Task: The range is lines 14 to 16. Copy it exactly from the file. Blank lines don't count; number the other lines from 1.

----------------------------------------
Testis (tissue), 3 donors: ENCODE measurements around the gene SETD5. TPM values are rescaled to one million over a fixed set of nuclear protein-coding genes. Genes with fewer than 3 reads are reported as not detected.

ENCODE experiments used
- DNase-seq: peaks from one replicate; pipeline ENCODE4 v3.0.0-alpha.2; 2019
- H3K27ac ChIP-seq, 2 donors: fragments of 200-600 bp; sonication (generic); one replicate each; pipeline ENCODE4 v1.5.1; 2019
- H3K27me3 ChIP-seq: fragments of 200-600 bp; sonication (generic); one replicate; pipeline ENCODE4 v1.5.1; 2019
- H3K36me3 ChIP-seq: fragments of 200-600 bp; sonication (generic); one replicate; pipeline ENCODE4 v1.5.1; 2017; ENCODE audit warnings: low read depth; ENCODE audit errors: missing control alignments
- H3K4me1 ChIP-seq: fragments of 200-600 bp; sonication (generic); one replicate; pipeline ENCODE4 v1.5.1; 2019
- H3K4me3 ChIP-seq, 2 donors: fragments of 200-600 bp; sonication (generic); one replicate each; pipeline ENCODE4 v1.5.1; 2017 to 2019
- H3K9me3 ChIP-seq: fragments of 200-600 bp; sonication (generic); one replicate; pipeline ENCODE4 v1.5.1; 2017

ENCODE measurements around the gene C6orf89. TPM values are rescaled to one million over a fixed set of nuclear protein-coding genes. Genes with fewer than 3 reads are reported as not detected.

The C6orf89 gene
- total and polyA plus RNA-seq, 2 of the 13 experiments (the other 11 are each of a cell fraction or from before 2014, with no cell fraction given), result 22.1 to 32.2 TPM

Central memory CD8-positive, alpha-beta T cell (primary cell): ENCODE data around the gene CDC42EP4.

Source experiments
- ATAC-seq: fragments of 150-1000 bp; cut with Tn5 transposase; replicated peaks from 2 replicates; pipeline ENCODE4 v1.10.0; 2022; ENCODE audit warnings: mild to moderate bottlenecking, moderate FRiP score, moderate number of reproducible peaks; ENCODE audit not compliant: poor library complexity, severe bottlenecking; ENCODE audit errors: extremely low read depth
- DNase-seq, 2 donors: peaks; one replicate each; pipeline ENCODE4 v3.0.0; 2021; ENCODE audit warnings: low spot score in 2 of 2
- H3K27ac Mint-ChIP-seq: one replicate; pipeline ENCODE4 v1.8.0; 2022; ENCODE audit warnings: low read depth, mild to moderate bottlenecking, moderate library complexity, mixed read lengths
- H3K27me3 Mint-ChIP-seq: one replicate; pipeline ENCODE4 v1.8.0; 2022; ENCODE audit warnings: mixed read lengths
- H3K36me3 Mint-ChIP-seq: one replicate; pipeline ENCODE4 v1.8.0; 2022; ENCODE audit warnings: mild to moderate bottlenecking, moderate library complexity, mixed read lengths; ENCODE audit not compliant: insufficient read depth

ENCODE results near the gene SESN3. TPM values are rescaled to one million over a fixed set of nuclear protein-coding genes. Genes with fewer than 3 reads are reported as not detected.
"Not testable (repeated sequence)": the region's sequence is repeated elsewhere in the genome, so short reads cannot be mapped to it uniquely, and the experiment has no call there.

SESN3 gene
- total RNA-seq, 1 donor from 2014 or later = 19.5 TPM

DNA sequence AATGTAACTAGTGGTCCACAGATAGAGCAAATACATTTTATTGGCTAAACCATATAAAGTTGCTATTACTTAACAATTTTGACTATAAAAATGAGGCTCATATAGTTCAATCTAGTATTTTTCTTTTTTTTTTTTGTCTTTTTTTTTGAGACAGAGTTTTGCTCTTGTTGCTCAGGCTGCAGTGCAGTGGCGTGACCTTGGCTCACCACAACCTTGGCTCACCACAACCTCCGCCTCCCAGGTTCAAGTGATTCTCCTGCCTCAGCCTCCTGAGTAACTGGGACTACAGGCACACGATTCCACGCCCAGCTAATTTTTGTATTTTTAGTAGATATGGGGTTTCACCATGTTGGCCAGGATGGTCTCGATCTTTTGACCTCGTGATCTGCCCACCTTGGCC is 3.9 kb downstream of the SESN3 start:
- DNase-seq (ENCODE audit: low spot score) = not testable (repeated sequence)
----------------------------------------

Source experiments
- ATAC-seq: fragments of 150-1000 bp; cut with Tn5 transposase; replicated peaks from 2 replicates; pipeline ENCODE4 v1.10.0; 2022; ENCODE audit warnings: mild to moderate bottlenecking, moderate FRiP score, moderate number of reproducible peaks; ENCODE audit not compliant: poor library complexity, severe bottlenecking; ENCODE audit errors: extremely low read depth
- DNase-seq, 2 donors: peaks; one replicate each; pipeline ENCODE4 v3.0.0; 2021; ENCODE audit warnings: low spot score in 2 of 2